In Season 2, HBO’s ‘His Dark Materials’ Expands Into an Exuberant Journey Across Worlds
HBO’s adaptation of Philip Pullman’s “His Dark Materials” enters a second season with visual and narrative confidence. This is because it is a show that does not need to keep finding some new way to expand. It is simply following the course of Pullman’s trilogy, keeping intact its sense of both wonder and rebellion. Joining the saga with a wider role is Amir Wilson, who as Will Parry becomes a virtual partner to our main hero, Lyra (Dafne Keen). The two meet at the beginning of the season when Lyra crosses into the schism created at the end of the last round by Lord Asriel. Will accompanies Lyra through the season’s grand twists and turns, as she tries to find the answer to the substance known as Dust, and evades the malevolent Mrs. Coulter (Ruth Wilson).
“I worked hard to get to know the character well before jumping into season two,” Wilson told Entertainment Voice. “That was good for me. I also got to work with Dafne, who is closer to my age, and that was nice because we get to go on this journey together.” As the season opens Lyra is still reeling from the death of her friend Roger at the hands of Asriel, who happens to be her father (played last season by James McAvoy). Accompanied by her daemon, Pan (Kit Connor), Lyra crosses into another world and enters the city of Cittàgazze. Looking and worn and abandoned, Cittàgazze has buildings with large, mysterious angel statues and a massive, monolith of a building at its center. It looks exactly as the “tower surrounded by angels” decoded by the alethiometer Lyra took from the Magisterium and carries with her. Then Lyra runs into Will. At first there is an expected untrustworthiness from Lyra, but Will explains he too comes from another world. A wandering group of children soon explain that when Asriel opened the schism, deadly creatures known as Specters sucked up all the adults. Meanwhile Mrs. Coulter and the dark Magisterium grapple with the fallout of Asriel’s actions, since for the rigid religious order the existence of other worlds is a dangerous affront. What Coulter cares about is finding Lyra, even if she has to use torture to get the information she needs.
Never toning down its visual grandeur, “His Dark Materials” nonetheless becomes a more personal story this season. Gone are all the exuberant introductions and world building of the first chapter. This season is more about Lyra’s full on quest to find the secret of Dust. She is no longer an innocent, clueless young girl, but a personality learning and growing. She gradually comes to accept Will in her presence, yet still keeps essential secrets from him such as her possession of the alethiometer. But a unique camaraderie builds between the two. “The whole time on set was great energy and vibes,” said Wilson, “when you’re around the same people for seven months it’s hard not to build a bond, especially when they’re all great people. The more you get to know someone, the more you get to play off what works well between you all.”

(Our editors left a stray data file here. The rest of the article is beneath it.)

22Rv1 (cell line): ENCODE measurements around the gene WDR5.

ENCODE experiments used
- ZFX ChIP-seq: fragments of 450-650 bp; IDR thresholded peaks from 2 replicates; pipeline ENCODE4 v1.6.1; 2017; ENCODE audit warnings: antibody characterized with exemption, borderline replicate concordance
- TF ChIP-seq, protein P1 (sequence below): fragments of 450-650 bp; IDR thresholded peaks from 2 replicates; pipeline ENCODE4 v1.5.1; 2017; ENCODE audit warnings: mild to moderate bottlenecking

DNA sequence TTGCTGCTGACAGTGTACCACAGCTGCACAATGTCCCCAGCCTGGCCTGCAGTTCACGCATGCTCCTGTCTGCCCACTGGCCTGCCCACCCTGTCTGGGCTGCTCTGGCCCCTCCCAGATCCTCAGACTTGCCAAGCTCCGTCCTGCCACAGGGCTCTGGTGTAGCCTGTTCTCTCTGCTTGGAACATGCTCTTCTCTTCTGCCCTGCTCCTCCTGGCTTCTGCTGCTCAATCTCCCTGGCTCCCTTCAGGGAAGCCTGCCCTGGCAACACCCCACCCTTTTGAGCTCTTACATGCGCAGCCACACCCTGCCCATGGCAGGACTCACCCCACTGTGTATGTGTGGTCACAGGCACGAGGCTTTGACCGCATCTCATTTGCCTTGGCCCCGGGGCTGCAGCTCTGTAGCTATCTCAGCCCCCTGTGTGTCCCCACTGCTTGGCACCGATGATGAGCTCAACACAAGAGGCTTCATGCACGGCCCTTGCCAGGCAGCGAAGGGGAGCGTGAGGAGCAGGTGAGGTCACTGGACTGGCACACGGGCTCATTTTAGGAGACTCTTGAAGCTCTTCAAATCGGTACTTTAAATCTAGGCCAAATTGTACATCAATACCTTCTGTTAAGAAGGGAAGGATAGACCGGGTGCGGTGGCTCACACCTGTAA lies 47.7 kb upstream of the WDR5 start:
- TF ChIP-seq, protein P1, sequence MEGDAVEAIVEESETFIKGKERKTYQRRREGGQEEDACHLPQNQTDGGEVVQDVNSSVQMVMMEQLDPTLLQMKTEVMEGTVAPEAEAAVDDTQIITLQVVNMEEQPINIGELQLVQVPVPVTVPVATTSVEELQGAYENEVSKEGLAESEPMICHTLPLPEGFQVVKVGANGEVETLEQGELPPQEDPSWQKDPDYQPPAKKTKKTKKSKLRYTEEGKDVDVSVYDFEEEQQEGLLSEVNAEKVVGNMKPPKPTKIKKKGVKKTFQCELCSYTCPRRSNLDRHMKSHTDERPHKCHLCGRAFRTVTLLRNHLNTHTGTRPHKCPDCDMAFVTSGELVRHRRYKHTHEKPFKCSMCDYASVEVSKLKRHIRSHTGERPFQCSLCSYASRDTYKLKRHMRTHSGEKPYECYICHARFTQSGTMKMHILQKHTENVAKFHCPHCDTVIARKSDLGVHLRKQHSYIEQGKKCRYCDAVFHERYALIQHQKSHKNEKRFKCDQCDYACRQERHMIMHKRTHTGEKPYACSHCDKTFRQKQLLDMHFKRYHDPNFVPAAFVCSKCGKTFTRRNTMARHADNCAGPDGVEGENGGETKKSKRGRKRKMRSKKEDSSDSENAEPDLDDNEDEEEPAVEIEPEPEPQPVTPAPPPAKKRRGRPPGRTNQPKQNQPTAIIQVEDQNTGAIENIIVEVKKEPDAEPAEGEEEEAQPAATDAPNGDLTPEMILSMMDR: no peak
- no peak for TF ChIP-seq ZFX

To the writing team’s credit, “His Dark Materials” refuses to be dumbed down. Still present are the major and for some, provocative, themes of the books. Now that Asriel has opened the schism, the Magisterium feels threatened. Their theocratic order is now wobbling. In a brilliant commentary on the nature of fanaticism, Cardinal Sturrock (Ian Peck) still refuses to acknowledge the schism is even real, despite everyone seeing before their eyes what is going on. “This show can be about how young people can make things right,” said Wilson, “Adults can make things pretty bad. Young people need to step forward. And you see that more and more in today’s world. Look at how we’re stepping up to tackle climate change for example. Hopefully we can provide role models for others to look up to.”
Indeed, the adults in this show range from the admirable to the monstrous. In one episode Lyra and Will enter another alternate world where her beloved Harvard has been altered. But she meets a scientist studying black matter who could help with exploring Dust. Yet at the same time Coulter is torturing the witch Katja Sirkka (Marama Corlett) in her quest to find Lyra. The Magisterium meanwhile holds Inquisition-like trials to cover up what has happened with the schism and how it challenges their order. Speaking of the witches, they get some great moments this season, including quiet ones as when Serafina Pekkala (Ruta Gedmintas) calls a council meeting to interrogate Lee Scoresby (Lin-Manuel Miranda), who is himself searching for a magical device that might be able to help Lyra. In an absolutely thrilling sequence Ruta Skadi (Jade Anouka) goes rogue and carries out a raid to rescue a comrade, killing a cardinal and declaring war on the Magisterium. “You always feel a little funny having to say goodbye to these people you’ve grown so close to after shooting,” said Wilson. “That’s the hardest part about making this show. Everyone in it is brilliant.”
For writer Jack Thorne, “His Dark Materials” continues to evoke an important tradition in fiction, whether it be Pullman’s novels or this magnificent adaptation. “Our biggest skill as writers, as a collective, is empathy. We’re living in a very strange time when people are being encouraged not to empathize with others and are encouraged to hate or to think that people are cheating them. For example, Donald Trump has persuaded people that this election was corrupt in some way and people are believing him. By just talking about the world and trying to show the different realities in the world, writers can play a role in countering that and encouraging people to look up a little bit more.”
“His Dark Materials” season two premieres Nov. 16 and airs Mondays at 9 p.m. ET on HBO.